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Of big fry and small fry . . .

Posted: Tuesday 3 September, 2013 @ 16:54:02

Salmon fry from above and from below the loch at Tournaig

I was recently asked ‘how big are your salmon fry this year’?


The person who asked said that where he’d been surveying juvenile salmon populations (elsewhere in Scotland in 2013), salmon fry were smaller this year. ‘Had I observed the same thing?’ Another person was surprised by how big the wild salmon fry that we recorded in July above the falls in the Bruachaig River (River Ewe system) were, the first ‘wild spawned’ juvenile salmon we had seen above the falls since the 1990s.


Here’s a short story about fry size. For the illustrated report please click here.


Following a record number of grilse entering the upstream trap at the mouth of the little Tournaig river in 2012 (and subsequently released to continue upstream), this summer (2013) we recorded our highest average Catch per Unit Effort [CPUE] number for salmon fry for our six electro-fishing sites in the principle spawning stream, the Allt na Coille, since 2003 demonstrating successful spawning of salmon in 2012 and a large population of salmon fry in the system. That’s exciting, as the juvenile salmon population in 2012 was at a very low level following several years of limited spawning.


Our story is about the sizes of the salmon and trout fry that we caught at two Tournaig electro-fishing sites surveyed on the 26th August 2013. Site 1 is at the vehicle ford between the grassy fields in the Allt na Coille above Loch nan Dailthean; Site 2 is just below the main road, below Loch nan Dailthean.


At Site 1, above the loch, we fished for 6 minutes, covering a wetted area of stream bed of approximately 90m2. Altogether we caught 48 salmon fry, 6 salmon parr, 6 trout fry and 4 minnows. The CPUE was very high at 8 salmon fry per minute. However salmon fry were relatively small here at between 39mm and 55mm in length, with an average length of 45.75mm.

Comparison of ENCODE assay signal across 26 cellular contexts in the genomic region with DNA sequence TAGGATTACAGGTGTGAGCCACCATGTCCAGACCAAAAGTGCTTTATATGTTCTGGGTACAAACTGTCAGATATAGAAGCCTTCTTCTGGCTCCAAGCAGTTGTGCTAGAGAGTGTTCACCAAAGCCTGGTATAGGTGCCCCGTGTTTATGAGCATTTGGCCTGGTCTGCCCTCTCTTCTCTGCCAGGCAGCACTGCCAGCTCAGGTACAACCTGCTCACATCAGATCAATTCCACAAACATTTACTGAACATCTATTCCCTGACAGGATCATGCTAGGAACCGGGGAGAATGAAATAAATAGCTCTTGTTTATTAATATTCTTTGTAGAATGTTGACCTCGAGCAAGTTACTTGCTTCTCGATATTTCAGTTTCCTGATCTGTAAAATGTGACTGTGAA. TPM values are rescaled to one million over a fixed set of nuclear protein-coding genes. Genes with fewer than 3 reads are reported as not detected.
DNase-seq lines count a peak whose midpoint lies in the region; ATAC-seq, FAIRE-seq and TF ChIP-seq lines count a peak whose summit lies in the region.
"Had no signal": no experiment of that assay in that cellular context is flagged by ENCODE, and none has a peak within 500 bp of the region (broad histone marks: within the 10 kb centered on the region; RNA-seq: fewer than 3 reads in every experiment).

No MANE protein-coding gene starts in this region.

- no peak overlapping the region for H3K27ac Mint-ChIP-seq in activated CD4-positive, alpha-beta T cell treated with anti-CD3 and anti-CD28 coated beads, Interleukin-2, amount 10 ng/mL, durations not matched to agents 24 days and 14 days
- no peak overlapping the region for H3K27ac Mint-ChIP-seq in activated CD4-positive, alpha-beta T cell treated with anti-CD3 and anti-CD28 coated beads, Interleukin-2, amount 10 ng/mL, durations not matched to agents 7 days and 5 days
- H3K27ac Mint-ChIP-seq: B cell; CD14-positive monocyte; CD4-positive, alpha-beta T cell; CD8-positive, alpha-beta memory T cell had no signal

At Site 2, below the loch, we fished for 6 minutes, covering a wetted area of stream bed of approximately 90m2. Altogether we caught 25 salmon fry, 21 trout fry, 3 larger trout, 6 minnows, 6 eels and a stickleback.  The CPUE for both salmon fry and trout fry was also high compared to averages for Wester Ross at over two fish per minute. Salmon fry were much bigger than those in the stream above the loch at between 58mm and 77mm in length, with an average length of 67.7mm.


Why were the fry so much larger at the site below the loch?


At least four factors may have contributed to the recorded differences in fry sizes at the two electro-fishing sites:

  1. Water temperature:  at site 1 the temperature was recorded at 16.8C; at site 2 it was recorded at 18.3C. Juvenile salmon would be expected to grow faster at higher water temperatures. Loch nan Dailthean is a shallow loch and during periods of sunny weather during the summer can warm up quickly. Also, perhaps fry hatched earlier below the loch.
  2. Stream and flow stability: at both sites the streambed was recorded as ‘stable’; however, at site 2 below the loch the weed beds indicated particularly high stability of the streambed. Loch nan Dailthean acts as a settlement pond for sediment carried downstream during big spates, and the site below the loch may retain a relatively higher flow during periods without rainfall.
  3. Fish densities: the density of salmon fry at site 2 below the loch was lower than at site 1 above the loch. However, when trout, eels and minnows are also taken into consideration, the overall number of fish is not so different from above the loch; and the total biomass of fish per unit area, probably higher (to calculate . . . ).
  4. Food supply and stream fertility: this may be the primary reason for the faster growth of salmon fry below the loch. In previous years, we’ve also recorded unusually large salmon fry at the top of the Little Gruinard below the outflow from the Fionn Loch, and in the nearby Allt Beith, in the outflow below Loch Bad na Luacharaich (locally known as the ‘Goose Loch’).    Loch outflows can provide a steady supply of small insect larvae and zooplankton, more food for small fish than in streams above lochs. At Tournaig, nutrient levels are also likely to be higher at site 2 than at site 1, with septic tank effluents entering the stream below the loch.

This example at Tournaig illustrates how the growth of juvenile salmon can vary considerably within Wester Ross, according to many factors.


Thank you to Tournaig estate for permission to learn about fish at Tournaig and to Marine Harvest for support.


For more information, please contact Peter Cunningham at or Ben Rushbrooke at .